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Abstract

The imposition of the will of an individual or group via the utilization of physical force or its threat can be linked in various ways to pecuniary reward, and as a consequence violence and organized crime are natural partners. Certainly in popular culture’s numerous fictional renditions of organized criminal activity, violence is often presented as the primary activity of protagonists and is central to the public’s insatiable fascination for the version of organized crime established by Hollywood (Warshow, 1948). Yet beyond the morality tales of gunfights and shootouts, the entrepreneurial ethic that underpins and drives modern criminal economies thrives upon variety and diversification (Bauman, 1989, 1992) by generating entrepreneurial engagements clustered around irregular trading relationships (Ruggiero, 1987; Ruggiero & South, 1997). Increasingly these engagements feature innovative networks of small flexible firms staffed by criminals whose lives are prone to chaotic, incoherent interludes (Reuter, 1983), and whose everyday language is festooned with references to violence (Schlegel, 1987).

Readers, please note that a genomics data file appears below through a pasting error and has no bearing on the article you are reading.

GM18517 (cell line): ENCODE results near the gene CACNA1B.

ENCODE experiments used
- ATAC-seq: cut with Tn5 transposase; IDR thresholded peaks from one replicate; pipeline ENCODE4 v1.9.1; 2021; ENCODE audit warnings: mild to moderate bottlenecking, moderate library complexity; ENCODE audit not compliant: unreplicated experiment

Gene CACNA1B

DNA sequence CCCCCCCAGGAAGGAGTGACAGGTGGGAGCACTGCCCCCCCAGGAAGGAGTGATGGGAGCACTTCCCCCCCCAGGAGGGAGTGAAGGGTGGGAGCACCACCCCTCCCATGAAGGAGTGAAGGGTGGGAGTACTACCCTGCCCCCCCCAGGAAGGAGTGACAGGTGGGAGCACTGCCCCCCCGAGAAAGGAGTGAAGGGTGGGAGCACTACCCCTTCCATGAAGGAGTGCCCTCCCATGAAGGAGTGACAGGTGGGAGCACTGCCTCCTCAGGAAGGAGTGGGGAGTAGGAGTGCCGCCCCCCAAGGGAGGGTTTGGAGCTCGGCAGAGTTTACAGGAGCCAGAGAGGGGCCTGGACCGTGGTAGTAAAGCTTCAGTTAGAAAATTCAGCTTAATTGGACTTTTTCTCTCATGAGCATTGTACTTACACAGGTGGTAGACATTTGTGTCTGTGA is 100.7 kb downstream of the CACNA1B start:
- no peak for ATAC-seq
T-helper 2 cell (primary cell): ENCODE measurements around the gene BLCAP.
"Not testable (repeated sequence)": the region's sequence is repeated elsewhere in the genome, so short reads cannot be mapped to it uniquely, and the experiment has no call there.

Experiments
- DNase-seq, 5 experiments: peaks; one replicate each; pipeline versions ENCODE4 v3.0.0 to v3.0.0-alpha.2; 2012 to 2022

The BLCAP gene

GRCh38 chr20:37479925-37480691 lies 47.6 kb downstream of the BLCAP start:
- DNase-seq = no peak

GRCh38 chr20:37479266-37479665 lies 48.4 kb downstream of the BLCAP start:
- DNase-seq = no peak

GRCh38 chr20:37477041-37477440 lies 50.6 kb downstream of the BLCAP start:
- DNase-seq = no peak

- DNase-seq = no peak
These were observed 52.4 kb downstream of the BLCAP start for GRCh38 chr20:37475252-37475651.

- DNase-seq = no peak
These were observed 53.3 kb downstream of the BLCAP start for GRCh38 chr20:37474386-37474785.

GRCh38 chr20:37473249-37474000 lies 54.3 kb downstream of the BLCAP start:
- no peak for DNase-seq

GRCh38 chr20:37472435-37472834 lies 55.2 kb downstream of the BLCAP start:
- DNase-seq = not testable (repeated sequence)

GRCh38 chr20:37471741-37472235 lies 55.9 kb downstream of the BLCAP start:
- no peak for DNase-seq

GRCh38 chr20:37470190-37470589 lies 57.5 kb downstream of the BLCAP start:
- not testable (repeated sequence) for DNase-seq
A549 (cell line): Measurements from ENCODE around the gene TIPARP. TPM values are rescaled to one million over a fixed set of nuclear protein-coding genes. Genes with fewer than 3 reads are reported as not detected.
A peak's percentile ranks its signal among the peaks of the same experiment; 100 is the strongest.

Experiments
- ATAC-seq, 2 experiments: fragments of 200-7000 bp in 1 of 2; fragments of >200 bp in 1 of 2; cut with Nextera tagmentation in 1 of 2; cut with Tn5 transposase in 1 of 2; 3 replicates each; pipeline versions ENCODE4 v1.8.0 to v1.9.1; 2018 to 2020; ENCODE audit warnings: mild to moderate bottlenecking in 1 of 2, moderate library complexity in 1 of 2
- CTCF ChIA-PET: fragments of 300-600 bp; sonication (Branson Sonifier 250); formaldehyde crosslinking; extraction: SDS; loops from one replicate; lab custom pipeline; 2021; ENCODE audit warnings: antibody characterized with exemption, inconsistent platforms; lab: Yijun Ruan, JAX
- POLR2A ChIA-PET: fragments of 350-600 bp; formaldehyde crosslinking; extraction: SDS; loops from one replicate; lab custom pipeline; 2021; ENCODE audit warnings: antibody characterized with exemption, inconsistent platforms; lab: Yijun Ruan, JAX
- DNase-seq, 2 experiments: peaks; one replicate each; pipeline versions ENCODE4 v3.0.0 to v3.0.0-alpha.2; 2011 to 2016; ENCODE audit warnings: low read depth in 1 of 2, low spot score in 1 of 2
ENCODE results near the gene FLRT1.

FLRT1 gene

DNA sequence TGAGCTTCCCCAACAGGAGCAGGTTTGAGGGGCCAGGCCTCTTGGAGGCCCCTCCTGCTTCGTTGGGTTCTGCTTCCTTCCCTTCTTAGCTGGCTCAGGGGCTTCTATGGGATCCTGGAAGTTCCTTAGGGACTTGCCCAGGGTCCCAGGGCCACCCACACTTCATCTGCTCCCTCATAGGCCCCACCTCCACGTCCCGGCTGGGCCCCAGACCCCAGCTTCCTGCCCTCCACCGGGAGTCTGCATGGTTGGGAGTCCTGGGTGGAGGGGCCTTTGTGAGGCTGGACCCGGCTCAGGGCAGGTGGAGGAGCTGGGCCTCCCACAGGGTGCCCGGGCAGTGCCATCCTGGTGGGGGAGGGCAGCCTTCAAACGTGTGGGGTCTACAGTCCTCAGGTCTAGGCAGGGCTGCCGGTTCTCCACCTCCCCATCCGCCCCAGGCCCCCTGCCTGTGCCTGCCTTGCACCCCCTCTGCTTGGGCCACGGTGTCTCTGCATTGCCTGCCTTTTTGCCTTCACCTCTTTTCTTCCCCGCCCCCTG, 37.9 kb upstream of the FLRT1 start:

Keywords

Organize Crime Organize Crime Group Criminal Enterprise Transnational Organize Crime Legitimate Business 
These keywords were added by machine and not by the authors. This process is experimental and the keywords may be updated as the learning algorithm improves.

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  • Dick Hobbs

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